This post has been a long time coming. I haven’t written a blog post in a long time because I poured everything I had into WARPFLOW and frankly have been uninspired. Fear not brethren. I, KBB, and WARPFLOW are alive and well.
Recently, a number of producers contacted me needing a copy of WARPFLOW since it was unavailable in other countries etc. I have many interesting conversations with these DJs, and producers from all over the world. A recent dialog I had today inspired this next bit. It also made me realize one of the problems I have been having. It’s hard to truly finish any of my music.
The reason for this is simply because I am riding on a learning curve, learning new techniques, purchasing/making better gear etc. so I constantly want to go back and fix things to incorporate these new things. The result is a number of unfinished projects with promises to go back and revamp, re-amp, remix, re-record, remaster, re-everything. New projects are made and nothing ever gets finished. Being a perfectionist compounds the problem because you want to make sure every single detail is perfected before you attempt to put your best foot forward.
I think the solution is just a simple change in perspective. I think it would help to view each track as a milestone and marker on the path to music excellence as opposed to a masterwork never to be released until it’s perfect, which rarely happens. I think there’s merit to the idea of strength in numbers. Release music often and in abundance.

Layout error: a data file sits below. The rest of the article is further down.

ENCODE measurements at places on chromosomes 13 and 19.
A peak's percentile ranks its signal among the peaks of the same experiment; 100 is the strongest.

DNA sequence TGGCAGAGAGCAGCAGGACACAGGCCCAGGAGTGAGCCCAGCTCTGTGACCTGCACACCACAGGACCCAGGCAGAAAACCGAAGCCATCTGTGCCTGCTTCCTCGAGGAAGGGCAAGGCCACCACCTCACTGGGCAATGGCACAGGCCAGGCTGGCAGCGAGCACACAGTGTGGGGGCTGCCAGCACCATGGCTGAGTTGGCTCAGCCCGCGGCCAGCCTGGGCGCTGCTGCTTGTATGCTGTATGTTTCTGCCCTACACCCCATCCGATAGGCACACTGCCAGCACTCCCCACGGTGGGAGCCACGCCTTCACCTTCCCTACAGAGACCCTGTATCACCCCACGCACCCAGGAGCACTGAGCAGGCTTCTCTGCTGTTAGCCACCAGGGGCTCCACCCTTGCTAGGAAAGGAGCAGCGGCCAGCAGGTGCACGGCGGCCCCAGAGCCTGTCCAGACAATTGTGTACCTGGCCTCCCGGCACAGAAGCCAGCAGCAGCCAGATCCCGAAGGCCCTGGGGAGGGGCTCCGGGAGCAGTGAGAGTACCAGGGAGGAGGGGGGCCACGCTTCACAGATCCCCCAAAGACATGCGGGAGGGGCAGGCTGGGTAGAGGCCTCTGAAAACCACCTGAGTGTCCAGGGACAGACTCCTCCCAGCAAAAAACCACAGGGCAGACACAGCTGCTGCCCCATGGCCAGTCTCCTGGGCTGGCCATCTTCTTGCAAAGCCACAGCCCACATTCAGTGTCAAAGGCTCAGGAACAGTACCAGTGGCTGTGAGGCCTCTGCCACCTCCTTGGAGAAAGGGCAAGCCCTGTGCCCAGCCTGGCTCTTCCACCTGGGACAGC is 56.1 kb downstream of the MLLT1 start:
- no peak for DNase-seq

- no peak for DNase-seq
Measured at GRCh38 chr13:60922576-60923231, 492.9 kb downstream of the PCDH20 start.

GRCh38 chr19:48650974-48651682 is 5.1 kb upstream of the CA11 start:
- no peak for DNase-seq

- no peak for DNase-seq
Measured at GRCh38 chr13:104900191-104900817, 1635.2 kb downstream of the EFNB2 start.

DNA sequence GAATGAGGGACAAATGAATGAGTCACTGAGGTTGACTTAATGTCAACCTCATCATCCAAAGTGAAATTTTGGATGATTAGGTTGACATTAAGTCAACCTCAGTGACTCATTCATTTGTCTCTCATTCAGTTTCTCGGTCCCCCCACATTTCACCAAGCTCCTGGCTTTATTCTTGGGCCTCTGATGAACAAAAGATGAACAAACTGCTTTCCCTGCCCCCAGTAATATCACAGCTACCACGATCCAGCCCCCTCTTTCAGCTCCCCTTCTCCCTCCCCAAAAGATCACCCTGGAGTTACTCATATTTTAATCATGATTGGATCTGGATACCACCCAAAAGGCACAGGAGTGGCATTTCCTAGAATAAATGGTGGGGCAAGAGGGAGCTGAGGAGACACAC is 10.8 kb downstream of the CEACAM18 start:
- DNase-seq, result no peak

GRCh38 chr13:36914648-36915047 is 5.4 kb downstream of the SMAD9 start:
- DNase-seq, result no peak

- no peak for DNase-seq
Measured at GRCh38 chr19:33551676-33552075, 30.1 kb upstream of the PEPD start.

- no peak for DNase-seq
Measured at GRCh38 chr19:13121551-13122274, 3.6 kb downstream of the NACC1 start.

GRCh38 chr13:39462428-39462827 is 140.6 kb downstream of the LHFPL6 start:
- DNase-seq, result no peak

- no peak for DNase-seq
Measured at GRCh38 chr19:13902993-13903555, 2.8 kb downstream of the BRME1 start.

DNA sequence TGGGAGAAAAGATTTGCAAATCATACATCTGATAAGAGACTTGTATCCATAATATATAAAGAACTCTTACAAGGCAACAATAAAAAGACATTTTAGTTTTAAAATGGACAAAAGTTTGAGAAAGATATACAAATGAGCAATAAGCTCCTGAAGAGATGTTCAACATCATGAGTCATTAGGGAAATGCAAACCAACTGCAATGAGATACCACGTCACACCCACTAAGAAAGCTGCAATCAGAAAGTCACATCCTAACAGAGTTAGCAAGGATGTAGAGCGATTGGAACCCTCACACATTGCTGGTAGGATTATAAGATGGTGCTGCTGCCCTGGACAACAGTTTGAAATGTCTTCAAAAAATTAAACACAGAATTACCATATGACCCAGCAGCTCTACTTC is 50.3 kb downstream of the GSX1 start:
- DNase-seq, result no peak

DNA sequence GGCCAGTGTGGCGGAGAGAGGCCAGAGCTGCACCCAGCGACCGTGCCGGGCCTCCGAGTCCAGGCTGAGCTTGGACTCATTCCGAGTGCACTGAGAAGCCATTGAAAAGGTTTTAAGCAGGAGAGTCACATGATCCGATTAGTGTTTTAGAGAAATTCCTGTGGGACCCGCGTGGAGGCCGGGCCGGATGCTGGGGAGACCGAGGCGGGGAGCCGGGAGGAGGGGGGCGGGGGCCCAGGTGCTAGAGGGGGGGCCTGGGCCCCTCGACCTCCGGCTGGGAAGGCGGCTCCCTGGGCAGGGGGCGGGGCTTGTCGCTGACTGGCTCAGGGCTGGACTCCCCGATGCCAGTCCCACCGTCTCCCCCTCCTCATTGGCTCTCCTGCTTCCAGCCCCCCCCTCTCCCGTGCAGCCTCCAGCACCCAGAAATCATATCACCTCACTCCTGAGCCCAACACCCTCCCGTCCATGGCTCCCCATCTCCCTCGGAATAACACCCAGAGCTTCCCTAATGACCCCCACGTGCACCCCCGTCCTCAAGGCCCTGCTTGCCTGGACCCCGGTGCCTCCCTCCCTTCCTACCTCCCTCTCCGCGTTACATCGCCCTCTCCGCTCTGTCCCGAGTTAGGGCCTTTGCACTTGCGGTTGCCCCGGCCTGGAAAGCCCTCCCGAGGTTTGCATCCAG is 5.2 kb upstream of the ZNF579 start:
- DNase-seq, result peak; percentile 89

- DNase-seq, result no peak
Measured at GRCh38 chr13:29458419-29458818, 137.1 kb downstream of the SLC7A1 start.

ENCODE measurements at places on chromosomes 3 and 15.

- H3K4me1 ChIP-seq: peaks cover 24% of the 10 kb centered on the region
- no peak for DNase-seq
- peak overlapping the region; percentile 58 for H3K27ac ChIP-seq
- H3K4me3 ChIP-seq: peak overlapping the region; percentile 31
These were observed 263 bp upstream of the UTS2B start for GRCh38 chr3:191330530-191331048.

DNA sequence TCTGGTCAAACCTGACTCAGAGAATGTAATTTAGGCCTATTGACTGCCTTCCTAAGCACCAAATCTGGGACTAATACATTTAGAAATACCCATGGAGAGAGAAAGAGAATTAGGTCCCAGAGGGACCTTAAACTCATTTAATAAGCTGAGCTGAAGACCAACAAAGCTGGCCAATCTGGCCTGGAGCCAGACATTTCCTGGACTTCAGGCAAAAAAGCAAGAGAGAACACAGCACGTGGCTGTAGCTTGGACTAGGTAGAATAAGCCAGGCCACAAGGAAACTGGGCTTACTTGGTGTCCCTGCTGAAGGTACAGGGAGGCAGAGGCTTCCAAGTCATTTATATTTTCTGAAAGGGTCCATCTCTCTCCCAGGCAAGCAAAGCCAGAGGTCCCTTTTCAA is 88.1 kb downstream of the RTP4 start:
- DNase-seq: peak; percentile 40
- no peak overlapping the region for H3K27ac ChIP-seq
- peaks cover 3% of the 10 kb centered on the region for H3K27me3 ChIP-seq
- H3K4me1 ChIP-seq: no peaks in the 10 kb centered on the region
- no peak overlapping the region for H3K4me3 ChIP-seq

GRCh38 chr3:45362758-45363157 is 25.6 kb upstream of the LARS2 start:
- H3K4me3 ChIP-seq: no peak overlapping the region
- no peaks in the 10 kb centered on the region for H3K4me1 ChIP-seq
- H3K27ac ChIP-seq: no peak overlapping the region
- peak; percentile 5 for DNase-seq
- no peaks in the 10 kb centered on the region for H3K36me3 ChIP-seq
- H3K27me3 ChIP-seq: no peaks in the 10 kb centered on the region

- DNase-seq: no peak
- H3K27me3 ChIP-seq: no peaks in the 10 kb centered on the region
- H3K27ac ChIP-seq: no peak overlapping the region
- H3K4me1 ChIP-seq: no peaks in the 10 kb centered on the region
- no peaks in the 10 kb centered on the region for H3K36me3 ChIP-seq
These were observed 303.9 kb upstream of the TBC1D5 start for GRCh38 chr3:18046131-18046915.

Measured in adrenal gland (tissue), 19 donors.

At first I thought you had to be at a certain level of production mastery before it would be worthy for the world. Maybe, you do, but why be your own filter? The people on the net decide with their views, comments, and dollars. A lot of the time they even provide the answers to what you could do to become better. You can’t be your own filter. You are your own worst enemy because no project will be good enough. Eventually no song will be worth singing. Meanwhile the rest of the world won’t know that you were actually a master until it’s too late. Like those many great artists, and composers of the past.
You have to let your music go.